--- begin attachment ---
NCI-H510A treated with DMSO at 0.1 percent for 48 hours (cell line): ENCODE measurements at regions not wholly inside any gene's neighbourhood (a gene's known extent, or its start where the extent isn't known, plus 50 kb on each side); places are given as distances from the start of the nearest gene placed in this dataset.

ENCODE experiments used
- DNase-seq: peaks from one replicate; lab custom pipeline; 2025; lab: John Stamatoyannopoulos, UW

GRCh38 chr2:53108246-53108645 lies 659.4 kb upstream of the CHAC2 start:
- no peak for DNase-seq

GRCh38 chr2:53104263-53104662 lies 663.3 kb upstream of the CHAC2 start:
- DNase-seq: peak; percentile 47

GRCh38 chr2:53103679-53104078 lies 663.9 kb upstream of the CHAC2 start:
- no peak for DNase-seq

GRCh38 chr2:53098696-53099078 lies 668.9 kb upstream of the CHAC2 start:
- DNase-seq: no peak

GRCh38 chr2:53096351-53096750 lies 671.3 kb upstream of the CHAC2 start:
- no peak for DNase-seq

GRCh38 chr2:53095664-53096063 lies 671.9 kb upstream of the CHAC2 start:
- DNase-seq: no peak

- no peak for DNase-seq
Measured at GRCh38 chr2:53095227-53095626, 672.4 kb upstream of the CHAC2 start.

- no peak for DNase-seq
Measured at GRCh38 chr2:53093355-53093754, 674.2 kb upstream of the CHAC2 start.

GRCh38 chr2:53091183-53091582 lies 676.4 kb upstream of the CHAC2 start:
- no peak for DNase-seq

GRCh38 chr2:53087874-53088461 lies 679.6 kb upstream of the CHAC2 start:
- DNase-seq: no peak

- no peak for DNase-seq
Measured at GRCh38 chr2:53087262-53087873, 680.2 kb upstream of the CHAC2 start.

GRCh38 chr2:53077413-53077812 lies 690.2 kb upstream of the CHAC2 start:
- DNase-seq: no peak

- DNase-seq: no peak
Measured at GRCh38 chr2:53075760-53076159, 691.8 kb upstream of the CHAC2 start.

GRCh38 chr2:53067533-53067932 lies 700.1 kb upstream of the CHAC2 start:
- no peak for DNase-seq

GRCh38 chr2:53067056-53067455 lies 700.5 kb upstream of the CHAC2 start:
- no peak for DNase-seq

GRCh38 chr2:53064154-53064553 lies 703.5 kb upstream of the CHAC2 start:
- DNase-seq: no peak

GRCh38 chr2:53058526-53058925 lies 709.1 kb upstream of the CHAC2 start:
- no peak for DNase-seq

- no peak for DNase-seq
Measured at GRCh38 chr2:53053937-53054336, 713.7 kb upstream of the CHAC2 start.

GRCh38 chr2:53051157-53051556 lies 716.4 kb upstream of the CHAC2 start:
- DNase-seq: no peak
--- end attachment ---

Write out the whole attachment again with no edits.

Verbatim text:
NCI-H510A treated with DMSO at 0.1 percent for 48 hours (cell line): ENCODE measurements at regions not wholly inside any gene's neighbourhood (a gene's known extent, or its start where the extent isn't known, plus 50 kb on each side); places are given as distances from the start of the nearest gene placed in this dataset.

ENCODE experiments used
- DNase-seq: peaks from one replicate; lab custom pipeline; 2025; lab: John Stamatoyannopoulos, UW

GRCh38 chr2:53108246-53108645 lies 659.4 kb upstream of the CHAC2 start:
- no peak for DNase-seq

GRCh38 chr2:53104263-53104662 lies 663.3 kb upstream of the CHAC2 start:
- DNase-seq: peak; percentile 47

GRCh38 chr2:53103679-53104078 lies 663.9 kb upstream of the CHAC2 start:
- no peak for DNase-seq

GRCh38 chr2:53098696-53099078 lies 668.9 kb upstream of the CHAC2 start:
- DNase-seq: no peak

GRCh38 chr2:53096351-53096750 lies 671.3 kb upstream of the CHAC2 start:
- no peak for DNase-seq

GRCh38 chr2:53095664-53096063 lies 671.9 kb upstream of the CHAC2 start:
- DNase-seq: no peak

- no peak for DNase-seq
Measured at GRCh38 chr2:53095227-53095626, 672.4 kb upstream of the CHAC2 start.

- no peak for DNase-seq
Measured at GRCh38 chr2:53093355-53093754, 674.2 kb upstream of the CHAC2 start.

GRCh38 chr2:53091183-53091582 lies 676.4 kb upstream of the CHAC2 start:
- no peak for DNase-seq

GRCh38 chr2:53087874-53088461 lies 679.6 kb upstream of the CHAC2 start:
- DNase-seq: no peak

- no peak for DNase-seq
Measured at GRCh38 chr2:53087262-53087873, 680.2 kb upstream of the CHAC2 start.

GRCh38 chr2:53077413-53077812 lies 690.2 kb upstream of the CHAC2 start:
- DNase-seq: no peak

- DNase-seq: no peak
Measured at GRCh38 chr2:53075760-53076159, 691.8 kb upstream of the CHAC2 start.

GRCh38 chr2:53067533-53067932 lies 700.1 kb upstream of the CHAC2 start:
- no peak for DNase-seq

GRCh38 chr2:53067056-53067455 lies 700.5 kb upstream of the CHAC2 start:
- no peak for DNase-seq

GRCh38 chr2:53064154-53064553 lies 703.5 kb upstream of the CHAC2 start:
- DNase-seq: no peak

GRCh38 chr2:53058526-53058925 lies 709.1 kb upstream of the CHAC2 start:
- no peak for DNase-seq

- no peak for DNase-seq
Measured at GRCh38 chr2:53053937-53054336, 713.7 kb upstream of the CHAC2 start.

GRCh38 chr2:53051157-53051556 lies 716.4 kb upstream of the CHAC2 start:
- DNase-seq: no peak